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I get the mail at the CC address but not at the destination address. Am I being procmail dumb?

Housing Shopping

I just bought a condo, and I thought i would post some of the notes from my experience. I was shopping around Boston, so these apply mostly for buying a place in major metropolitan area with overpriced housing.

First, I have to thank S&K, Spieg, Jeff M and others who responded to my emails a few years back about their home buying experience. They helped clear up a lot of mystery and I'm hoping I can clear up mystery for others with this post.

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Update: mollyis points out that a buyer's agent makes their money when you buy a place; they want you to buy and don't really care where, and the more expensive the place the better. Be aware of this motivating factor.

Also, if you end up not using a buyer's agent be sure and try to get 2% knocked off the sale price because that is the 2% the buyer's agent would have gotten.

Updates

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Second, what I've been up to:

I've been playing a lot of chess. I took second in the March Thursday Night Swiss at the BCC in the U1800 section, with a very good game as black to seal second place. I'm also playing the 7th Annual Paramount on Monday nights, a 10 round double round-robin at the BCC. I'm the top seed in my section for that and am 3-1, with a loss to a 1347 after I took a pawn with the wrong pawn, giving him a passer that I couldn't stop. Sucks.

Climbing a little, as per my previous post. Elbows still hurt.

I've also put an offer in on a condo in Somerville. Ideally I will be moving in in early May. There will be a party, so plan accordingly.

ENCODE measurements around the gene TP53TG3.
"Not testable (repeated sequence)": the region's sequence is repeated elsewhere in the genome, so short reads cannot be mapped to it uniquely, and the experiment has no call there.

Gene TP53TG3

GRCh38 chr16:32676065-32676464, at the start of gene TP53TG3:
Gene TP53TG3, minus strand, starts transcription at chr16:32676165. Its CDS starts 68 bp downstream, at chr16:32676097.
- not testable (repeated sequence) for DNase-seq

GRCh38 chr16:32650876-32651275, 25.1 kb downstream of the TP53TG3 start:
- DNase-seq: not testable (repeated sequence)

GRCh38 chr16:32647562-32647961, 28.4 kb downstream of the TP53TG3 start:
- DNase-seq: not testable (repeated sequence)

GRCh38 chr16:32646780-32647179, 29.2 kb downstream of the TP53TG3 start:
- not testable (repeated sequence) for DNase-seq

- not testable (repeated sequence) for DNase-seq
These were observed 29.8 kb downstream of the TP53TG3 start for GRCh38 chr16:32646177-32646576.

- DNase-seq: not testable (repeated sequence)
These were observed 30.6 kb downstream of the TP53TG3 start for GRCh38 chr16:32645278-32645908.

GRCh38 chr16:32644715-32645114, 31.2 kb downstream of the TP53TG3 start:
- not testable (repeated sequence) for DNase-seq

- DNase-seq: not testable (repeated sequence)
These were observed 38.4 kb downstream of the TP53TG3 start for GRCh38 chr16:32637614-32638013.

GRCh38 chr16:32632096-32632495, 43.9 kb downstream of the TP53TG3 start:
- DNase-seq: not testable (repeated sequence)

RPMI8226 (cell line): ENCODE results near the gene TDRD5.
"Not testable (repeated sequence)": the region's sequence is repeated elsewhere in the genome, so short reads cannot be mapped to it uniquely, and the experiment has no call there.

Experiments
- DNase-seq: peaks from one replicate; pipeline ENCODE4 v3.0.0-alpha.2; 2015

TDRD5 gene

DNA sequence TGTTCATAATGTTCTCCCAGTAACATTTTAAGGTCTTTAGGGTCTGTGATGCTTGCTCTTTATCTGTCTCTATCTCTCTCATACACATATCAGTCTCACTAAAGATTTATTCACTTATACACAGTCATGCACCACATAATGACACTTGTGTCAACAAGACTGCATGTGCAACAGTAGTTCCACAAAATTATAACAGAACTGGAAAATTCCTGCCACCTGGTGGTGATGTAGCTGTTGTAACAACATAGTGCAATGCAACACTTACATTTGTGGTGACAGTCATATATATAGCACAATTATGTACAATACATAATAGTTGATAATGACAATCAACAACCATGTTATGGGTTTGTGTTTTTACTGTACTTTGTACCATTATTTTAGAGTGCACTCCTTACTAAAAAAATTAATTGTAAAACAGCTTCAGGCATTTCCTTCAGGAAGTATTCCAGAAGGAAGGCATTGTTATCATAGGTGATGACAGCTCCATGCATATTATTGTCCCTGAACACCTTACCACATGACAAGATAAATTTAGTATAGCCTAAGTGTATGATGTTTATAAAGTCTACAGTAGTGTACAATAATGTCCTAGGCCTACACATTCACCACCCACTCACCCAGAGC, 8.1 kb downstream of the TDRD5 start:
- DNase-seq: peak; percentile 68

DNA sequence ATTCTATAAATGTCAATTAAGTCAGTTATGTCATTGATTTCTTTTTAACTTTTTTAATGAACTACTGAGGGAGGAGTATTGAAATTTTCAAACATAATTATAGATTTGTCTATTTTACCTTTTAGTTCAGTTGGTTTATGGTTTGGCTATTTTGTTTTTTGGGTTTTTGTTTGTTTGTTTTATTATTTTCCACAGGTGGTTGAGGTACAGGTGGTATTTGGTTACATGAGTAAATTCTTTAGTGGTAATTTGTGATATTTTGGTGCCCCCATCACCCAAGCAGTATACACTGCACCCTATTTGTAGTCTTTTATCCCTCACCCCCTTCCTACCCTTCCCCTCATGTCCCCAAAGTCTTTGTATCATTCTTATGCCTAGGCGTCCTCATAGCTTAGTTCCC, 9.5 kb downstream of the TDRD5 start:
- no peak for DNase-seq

Climbing

I've been hitting the gym once or twice a week, trying to take it easy on my elbows. I'm still climbing a solid 11b even with the time off, and bouldering V2/3. I need work, and today is a nice day, and I can't wait to be outside... so maybe there is some sick time in my future?

If you climb you must read the "Comparative Testing of High Strength Cord" paper on this page:

http://www.xmission.com/~tmoyer/testing/

Thanks to my friend Tad Hunt for sending out this link.

Also, note the two recent cam recalls from CCH and Trango. More info at their websites, and both have seen failures in the field. Eeek.

A Request & What I've Been Doing

First:



Does anyone have any book recommendations?





Anything at all. I need them so bad I almost used the blink tag in that H3 up there.

Second:

(This is for grahams who always complains he doesn't know what I am up to.)

  • Played chess  in the January Thursday Night Swiss at the Boylston Chess Center

    A game every Thursday night, 40/90 G/25. I won two lost one and had to miss the last game. I played poorly. I'm also playing the the TNS for Feb but missed the first game, and lost the second game to the same person I lost my last January game to (and lost it the same way, touching the wrong piece). My rating suffers from my lack of play.

  • I've been working on a personal business idea

    More on this later. Not sure when later, but later.

  • I went to Paris for business

    I had to do a software installation at a client's office in Paris, and ended up getting tickets 4 days before the trip for $500 round trip. At that price (and with work covering the hotel) I took my girlfriend with me so she could study at the Louvre and d'Orsay. The work part went well and we got to eat some good food, visit the Louvre (everyone says it is amazing, and they are not wrong at all. It's ENORMOUS - I'd seen the outside and knew it was big but the sheer volume of art is insane) and generally wander around Paris.
    Paris bonus: New Favorite Picture


  • I've been slacking at climbing

    My hand and elbows have been hurting a lot lately, a deep ache that my MD said was tendon damage. Not good.

  • I skied at Stowe and Mad River a few weekends ago

    We got a foot of powder at Mad River and my brother and I skied Chute and a bunch of the glades and other trails. New favorite resort - some trails you have to jump a 10' frozen waterfall. "Sweet, bra."

    Stowe the next day and we skied Goat and the frozen riverbed off of Chin Clip, as well as others. I can't telemark moguls still.

    I'm going back up with gib this weekend and hope to do more of Mad River and some of the other front four at Stowe.

    Drawing, Seeing,  Learning